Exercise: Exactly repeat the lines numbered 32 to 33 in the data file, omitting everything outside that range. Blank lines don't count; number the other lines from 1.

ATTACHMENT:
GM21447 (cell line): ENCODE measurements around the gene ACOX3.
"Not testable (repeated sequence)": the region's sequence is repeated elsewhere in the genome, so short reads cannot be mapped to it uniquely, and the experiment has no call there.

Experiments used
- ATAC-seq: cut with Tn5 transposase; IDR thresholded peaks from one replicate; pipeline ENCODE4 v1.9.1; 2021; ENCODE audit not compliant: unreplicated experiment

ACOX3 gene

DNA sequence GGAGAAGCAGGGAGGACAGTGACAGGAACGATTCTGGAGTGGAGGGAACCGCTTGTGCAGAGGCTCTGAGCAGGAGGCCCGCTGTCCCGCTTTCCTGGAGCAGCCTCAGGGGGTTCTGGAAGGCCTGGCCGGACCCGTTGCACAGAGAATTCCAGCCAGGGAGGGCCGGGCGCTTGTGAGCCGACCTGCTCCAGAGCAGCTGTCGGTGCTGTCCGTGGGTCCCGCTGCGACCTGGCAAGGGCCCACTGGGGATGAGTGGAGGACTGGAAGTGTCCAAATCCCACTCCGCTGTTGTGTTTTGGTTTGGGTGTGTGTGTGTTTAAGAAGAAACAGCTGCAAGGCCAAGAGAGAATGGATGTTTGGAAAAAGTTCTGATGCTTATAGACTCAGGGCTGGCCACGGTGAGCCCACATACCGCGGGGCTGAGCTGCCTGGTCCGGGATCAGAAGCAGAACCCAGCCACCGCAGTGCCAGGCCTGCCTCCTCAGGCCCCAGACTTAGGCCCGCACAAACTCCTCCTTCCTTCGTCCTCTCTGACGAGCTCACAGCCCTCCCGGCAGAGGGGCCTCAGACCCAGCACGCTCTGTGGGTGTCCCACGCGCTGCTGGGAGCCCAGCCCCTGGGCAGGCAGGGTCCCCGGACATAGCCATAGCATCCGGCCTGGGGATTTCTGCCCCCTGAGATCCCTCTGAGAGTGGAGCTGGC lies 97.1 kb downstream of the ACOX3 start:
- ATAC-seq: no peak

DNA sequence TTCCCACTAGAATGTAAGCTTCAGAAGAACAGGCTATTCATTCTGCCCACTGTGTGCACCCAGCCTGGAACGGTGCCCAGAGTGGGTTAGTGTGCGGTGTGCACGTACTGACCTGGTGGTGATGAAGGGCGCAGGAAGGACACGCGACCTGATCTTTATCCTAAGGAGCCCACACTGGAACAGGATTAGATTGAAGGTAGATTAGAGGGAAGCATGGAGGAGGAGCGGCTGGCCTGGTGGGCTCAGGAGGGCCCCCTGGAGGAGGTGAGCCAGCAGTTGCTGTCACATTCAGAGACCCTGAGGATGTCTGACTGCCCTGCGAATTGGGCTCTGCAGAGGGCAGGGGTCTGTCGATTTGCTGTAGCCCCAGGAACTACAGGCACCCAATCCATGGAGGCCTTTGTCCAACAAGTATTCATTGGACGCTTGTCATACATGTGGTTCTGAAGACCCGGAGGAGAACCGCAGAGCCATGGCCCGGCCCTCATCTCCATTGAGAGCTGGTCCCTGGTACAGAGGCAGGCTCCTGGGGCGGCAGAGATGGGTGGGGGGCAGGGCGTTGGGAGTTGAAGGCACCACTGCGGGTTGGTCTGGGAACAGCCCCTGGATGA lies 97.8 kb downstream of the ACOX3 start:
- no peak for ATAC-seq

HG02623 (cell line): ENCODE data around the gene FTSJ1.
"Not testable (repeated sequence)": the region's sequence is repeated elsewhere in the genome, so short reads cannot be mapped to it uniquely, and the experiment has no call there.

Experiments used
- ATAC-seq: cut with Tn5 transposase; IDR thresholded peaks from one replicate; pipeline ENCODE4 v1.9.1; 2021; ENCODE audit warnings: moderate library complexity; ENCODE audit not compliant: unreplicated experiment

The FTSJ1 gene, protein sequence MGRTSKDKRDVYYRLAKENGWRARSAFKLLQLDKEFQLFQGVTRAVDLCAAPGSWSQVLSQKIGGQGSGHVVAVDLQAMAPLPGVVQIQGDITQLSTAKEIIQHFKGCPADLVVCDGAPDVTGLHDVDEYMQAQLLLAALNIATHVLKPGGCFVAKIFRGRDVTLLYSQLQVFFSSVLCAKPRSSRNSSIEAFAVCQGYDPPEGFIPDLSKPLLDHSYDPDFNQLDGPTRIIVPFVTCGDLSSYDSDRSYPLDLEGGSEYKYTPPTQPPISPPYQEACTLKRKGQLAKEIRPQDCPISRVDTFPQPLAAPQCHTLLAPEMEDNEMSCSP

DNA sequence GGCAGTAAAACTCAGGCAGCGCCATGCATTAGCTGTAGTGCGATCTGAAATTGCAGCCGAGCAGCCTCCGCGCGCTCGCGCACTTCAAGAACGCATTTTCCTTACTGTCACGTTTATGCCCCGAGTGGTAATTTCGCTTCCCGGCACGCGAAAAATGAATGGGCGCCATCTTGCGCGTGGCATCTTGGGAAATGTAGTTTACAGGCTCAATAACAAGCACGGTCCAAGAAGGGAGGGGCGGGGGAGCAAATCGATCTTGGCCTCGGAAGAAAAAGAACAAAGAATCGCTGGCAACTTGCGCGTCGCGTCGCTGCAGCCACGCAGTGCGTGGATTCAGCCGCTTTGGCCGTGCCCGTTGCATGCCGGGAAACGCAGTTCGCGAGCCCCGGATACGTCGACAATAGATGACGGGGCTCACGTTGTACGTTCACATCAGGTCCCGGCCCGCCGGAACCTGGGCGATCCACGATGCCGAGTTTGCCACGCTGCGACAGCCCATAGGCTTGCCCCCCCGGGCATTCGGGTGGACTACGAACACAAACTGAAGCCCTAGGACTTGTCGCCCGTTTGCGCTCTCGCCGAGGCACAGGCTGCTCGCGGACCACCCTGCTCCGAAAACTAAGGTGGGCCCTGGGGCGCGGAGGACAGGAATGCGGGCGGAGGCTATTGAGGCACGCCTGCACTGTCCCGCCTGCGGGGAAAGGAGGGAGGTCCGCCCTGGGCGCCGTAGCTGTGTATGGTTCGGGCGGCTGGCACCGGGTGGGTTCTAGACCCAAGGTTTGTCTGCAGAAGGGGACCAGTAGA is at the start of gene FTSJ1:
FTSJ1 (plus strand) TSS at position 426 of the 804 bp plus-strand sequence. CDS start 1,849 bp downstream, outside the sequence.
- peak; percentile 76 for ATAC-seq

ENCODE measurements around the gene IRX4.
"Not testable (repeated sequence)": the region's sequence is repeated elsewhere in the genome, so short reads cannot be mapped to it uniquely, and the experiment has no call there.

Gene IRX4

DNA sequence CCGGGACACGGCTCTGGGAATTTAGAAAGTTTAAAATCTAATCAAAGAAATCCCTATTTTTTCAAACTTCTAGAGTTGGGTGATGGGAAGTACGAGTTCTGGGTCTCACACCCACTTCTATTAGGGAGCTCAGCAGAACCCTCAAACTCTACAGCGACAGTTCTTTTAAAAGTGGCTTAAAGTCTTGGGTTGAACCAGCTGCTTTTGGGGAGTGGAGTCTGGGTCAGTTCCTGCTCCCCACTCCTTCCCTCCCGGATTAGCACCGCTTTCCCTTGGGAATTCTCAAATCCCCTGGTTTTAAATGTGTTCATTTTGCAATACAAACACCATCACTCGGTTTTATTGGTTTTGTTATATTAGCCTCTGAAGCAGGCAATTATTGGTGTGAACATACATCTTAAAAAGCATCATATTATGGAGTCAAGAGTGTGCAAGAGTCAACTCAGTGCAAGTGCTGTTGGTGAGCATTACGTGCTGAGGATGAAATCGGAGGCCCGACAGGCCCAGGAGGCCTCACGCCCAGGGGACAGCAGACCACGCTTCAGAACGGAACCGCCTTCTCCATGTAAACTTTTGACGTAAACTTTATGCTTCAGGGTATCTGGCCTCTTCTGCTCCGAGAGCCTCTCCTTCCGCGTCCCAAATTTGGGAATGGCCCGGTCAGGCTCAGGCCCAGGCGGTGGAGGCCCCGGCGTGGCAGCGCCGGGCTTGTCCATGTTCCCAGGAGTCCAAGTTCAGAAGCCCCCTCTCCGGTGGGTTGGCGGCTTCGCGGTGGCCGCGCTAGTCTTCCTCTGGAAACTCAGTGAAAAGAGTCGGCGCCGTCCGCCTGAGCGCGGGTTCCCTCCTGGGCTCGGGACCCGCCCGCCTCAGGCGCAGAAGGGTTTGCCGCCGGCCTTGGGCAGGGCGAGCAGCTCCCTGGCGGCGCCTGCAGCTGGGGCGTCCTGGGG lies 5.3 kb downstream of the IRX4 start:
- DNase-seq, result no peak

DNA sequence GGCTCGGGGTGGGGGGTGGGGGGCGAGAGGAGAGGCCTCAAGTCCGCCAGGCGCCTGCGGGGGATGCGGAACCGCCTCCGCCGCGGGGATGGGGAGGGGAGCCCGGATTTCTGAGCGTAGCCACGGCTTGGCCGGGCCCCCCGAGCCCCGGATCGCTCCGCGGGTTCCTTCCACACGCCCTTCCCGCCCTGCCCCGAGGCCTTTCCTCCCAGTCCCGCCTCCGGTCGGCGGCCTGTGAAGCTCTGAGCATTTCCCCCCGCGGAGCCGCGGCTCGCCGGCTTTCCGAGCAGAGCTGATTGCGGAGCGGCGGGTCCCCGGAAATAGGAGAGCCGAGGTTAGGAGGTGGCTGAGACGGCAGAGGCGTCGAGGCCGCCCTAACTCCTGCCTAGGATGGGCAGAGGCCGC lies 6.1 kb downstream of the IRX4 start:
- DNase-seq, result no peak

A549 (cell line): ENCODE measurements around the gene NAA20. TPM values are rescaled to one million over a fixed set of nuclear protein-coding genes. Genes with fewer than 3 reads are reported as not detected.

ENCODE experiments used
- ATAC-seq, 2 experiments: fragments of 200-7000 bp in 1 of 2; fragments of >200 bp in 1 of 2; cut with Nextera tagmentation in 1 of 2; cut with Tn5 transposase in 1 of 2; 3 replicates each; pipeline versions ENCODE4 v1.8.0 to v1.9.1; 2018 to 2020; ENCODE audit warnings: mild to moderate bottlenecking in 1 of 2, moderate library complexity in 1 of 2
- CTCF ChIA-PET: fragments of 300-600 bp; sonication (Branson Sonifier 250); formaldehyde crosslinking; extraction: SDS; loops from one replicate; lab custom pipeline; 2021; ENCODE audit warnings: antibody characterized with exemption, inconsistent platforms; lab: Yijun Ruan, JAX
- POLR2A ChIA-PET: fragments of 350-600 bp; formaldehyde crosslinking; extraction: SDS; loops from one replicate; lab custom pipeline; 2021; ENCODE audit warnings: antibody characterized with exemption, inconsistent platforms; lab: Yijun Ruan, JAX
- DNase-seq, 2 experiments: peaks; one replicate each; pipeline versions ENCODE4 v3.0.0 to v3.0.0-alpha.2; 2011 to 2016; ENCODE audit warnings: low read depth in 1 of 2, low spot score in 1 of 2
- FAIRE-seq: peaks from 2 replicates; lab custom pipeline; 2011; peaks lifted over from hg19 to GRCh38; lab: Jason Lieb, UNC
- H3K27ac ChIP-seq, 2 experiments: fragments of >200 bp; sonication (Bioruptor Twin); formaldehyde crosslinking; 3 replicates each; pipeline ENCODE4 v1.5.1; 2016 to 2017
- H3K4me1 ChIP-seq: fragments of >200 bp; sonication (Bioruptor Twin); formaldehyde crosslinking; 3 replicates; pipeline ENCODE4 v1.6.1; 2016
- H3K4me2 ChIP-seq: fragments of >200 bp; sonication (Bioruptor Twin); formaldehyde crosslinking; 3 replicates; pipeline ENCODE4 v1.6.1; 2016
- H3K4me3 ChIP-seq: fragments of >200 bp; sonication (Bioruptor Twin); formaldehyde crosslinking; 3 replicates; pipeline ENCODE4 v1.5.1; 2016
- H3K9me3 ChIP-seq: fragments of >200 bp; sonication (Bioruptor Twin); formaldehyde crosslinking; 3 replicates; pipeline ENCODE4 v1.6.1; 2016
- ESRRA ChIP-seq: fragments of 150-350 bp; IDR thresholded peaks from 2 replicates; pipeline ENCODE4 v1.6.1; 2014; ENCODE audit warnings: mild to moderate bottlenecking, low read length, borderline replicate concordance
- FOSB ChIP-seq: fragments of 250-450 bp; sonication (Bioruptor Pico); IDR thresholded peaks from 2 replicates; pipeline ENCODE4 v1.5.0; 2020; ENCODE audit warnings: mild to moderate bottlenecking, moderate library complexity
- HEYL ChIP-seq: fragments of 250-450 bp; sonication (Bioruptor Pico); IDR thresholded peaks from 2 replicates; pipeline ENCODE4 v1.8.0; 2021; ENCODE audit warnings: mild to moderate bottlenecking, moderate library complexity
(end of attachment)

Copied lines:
- H3K27ac ChIP-seq, 2 experiments: fragments of >200 bp; sonication (Bioruptor Twin); formaldehyde crosslinking; 3 replicates each; pipeline ENCODE4 v1.5.1; 2016 to 2017
- H3K4me1 ChIP-seq: fragments of >200 bp; sonication (Bioruptor Twin); formaldehyde crosslinking; 3 replicates; pipeline ENCODE4 v1.6.1; 2016